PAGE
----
Three Ways Poker Can Help Your Career

Learning how to play, how to make game-time calls, and taking risks are the keys to success. How do you apply this to your life, though? Read on.

Rafe Furst is a World Series of Poker champion, an angel investor, a mentor for groups like the Unreasonable Institute and All Day Buffet, and an advisor for the Decision Education Foundation. By his account he simply “connects ideas, people and resources and makes things happen faster."

With his degrees in computer science, symbolic systems, and a deep understanding of poker our conversations with Rafe kept coming back to how to make decisions. Considering how many decisions we make every day, and how directly connected our ability to make good decisions is to accomplishing anything, it's surprising how little attention the subject gets.

So, thanks to Rafe, we now offer three tangible rules that you can use not only to pick up your poker game, but also to help you get wherever you want to go—faster.

Rule #1: Use The Small Edge

Says Rafe: "Let's say there are 10,000 decisions that you make in the course of winning a poker tournament, each with different odds of a positive outcome. The key is taking very small edges (55/45 here, 60/40 there) over and over and over again. If you keep waiting for the perfect hand, you'll lose all your money in antes. Most people’s perceptions of how much of an edge they need to make a ‘correct’ play is totally off."

The daily decisions we make follow a similar pattern. We can either wait for the odds to be obviously in our favor before making a move or we can take hundreds of smaller chances where we have a small edge. So ask yourself: Are the odds of this particular job, conference, or opportunity going well better than flipping a coin? Yes? Then do it again and again and again.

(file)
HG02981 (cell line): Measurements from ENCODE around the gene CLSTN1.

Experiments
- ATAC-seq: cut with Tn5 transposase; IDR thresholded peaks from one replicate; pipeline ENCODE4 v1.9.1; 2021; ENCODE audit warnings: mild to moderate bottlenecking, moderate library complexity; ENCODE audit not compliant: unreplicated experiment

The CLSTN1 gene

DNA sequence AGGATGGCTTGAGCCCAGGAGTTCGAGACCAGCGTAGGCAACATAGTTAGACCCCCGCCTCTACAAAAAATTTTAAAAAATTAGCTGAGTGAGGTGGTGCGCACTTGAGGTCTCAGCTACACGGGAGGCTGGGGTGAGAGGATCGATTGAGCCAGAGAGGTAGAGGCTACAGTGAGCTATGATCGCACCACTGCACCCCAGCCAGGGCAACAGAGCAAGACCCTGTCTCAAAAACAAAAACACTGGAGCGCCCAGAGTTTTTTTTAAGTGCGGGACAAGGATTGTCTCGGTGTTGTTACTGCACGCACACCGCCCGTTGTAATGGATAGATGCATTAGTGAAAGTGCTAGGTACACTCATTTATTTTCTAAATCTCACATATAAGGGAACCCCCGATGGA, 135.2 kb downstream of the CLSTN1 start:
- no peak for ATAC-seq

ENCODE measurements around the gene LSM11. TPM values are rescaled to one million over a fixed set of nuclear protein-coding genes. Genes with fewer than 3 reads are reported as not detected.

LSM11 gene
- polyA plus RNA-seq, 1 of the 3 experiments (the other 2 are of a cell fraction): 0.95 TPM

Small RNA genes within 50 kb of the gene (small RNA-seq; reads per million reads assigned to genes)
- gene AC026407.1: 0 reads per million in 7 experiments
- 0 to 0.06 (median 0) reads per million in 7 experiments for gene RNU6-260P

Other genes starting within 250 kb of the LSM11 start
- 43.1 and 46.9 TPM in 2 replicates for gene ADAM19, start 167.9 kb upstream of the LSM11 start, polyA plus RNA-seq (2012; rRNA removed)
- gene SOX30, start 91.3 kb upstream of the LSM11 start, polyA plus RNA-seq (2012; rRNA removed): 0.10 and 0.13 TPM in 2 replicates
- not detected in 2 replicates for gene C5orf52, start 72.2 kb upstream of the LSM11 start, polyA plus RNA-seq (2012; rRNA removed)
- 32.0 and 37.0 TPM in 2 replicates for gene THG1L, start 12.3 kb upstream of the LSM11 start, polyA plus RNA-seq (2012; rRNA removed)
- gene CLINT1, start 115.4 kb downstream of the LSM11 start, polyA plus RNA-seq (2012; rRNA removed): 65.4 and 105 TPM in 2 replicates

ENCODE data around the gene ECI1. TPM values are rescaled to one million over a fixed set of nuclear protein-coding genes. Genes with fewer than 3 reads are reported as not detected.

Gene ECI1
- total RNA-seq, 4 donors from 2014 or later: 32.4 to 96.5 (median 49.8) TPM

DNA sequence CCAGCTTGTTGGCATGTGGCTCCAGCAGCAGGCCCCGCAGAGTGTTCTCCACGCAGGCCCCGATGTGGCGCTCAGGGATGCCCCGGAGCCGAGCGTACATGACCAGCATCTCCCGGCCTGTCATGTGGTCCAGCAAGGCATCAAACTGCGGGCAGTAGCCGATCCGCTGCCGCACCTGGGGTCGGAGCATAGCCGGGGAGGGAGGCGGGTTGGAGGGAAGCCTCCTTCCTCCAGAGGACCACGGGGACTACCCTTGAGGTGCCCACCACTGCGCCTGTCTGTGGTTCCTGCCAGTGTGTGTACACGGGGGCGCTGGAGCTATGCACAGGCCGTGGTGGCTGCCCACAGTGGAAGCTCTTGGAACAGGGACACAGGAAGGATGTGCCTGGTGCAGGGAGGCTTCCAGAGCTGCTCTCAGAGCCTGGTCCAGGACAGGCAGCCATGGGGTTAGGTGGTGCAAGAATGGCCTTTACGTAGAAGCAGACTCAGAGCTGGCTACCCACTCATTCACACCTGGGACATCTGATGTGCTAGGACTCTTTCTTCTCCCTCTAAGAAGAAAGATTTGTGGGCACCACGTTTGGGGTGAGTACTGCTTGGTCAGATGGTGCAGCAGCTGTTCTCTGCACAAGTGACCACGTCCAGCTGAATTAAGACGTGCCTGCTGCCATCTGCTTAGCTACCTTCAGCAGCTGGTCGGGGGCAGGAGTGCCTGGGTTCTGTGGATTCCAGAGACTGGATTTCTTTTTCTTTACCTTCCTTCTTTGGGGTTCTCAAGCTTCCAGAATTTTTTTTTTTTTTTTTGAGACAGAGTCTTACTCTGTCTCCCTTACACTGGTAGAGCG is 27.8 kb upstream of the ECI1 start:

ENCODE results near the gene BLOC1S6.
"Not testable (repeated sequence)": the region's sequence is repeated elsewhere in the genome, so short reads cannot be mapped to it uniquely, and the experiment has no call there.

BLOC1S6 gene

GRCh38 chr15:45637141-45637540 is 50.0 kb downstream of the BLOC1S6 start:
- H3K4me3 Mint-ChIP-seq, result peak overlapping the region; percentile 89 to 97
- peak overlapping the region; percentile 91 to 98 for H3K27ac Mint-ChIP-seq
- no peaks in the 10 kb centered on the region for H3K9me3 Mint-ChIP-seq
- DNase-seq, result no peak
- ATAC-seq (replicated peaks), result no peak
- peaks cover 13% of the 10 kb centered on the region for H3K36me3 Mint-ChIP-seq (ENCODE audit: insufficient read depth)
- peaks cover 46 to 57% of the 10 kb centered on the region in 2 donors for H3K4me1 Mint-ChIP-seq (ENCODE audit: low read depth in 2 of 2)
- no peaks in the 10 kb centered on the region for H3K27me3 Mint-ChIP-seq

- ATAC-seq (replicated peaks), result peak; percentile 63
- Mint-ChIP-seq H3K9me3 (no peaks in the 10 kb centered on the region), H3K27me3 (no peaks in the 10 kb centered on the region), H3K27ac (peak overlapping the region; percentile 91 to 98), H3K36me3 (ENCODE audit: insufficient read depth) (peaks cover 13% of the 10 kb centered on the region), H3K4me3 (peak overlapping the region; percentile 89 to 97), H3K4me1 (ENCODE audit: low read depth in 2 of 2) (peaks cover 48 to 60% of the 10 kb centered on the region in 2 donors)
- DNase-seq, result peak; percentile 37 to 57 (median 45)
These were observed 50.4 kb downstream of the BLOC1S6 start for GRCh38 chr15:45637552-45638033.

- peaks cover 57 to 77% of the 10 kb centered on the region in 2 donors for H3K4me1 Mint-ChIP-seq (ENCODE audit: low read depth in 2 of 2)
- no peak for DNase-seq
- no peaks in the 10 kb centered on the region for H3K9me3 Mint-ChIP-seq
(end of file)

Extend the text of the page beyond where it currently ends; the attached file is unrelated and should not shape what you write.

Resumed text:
Rule #2: Decisions are Different From Outcomes

We've been raised to think that good decisions always lead to good outcomes. Problem is, they don’t. If you follow the small edge rule, any decision you make that has a better than 50 percent chance is a good decision. You both win and lose, but over a long period of time, you eventually make it big.

Learning to trust that you made a good decision even when you get that bad outcome is what enables you to keep making those hundreds of small-edged decisions that lead you to win over the long haul. If you see decisions and outcomes as the same, then slowly you begin to make decisions only when you have a close-to-guaranteed chance of success, you miss out on opportunities.

As Rafe told us: "Making a good decision most of the time in poker and in life is dependent on being able to decide based on the expected value as opposed to the particular outcome." So embrace those decisions, and realize that if you have that small edge, it was a good decision regardless of the outcome.

Rule #3: It’s All One Big Game.

Sitting at a card table, dealer in front of you, can make one feel like this hand and this opportunity is going to be your last chance to make money, to play, to win. But as Rafe explains, “It’s not like this session or this game has any more importance than the one I have tomorrow or the one I had yesterday. A lot of times what happens in poker is people have the wrong mindset. They make decisions in the game as though it’s their last.”

It is this mindset of the immediate that affects the kinds of decisions we make. The feeling of a lack of time, or of limited opportunity changes the ways we make decisions subconsciously and makes it hard to determine what the correct small edge decision is

In poker, as in life, there is never just one opportunity and taking the long term view knowing that the perfect opportunity is still ahead will help you become more in tune with yourself and your ability to know what that correct small edge decision truly is.


Four black women, Engineers Christine Darden and Mary Jackson, mathematician Katherine Johnson, and computer programmer Dorothy Vaughan, worked as "human computers" at NASA during the Space Race, making space travel possible through their complex calculations. Jackson, Johnson, and Vaughn all played a vital role in helping John Glenn become the first American to orbit the Earth.

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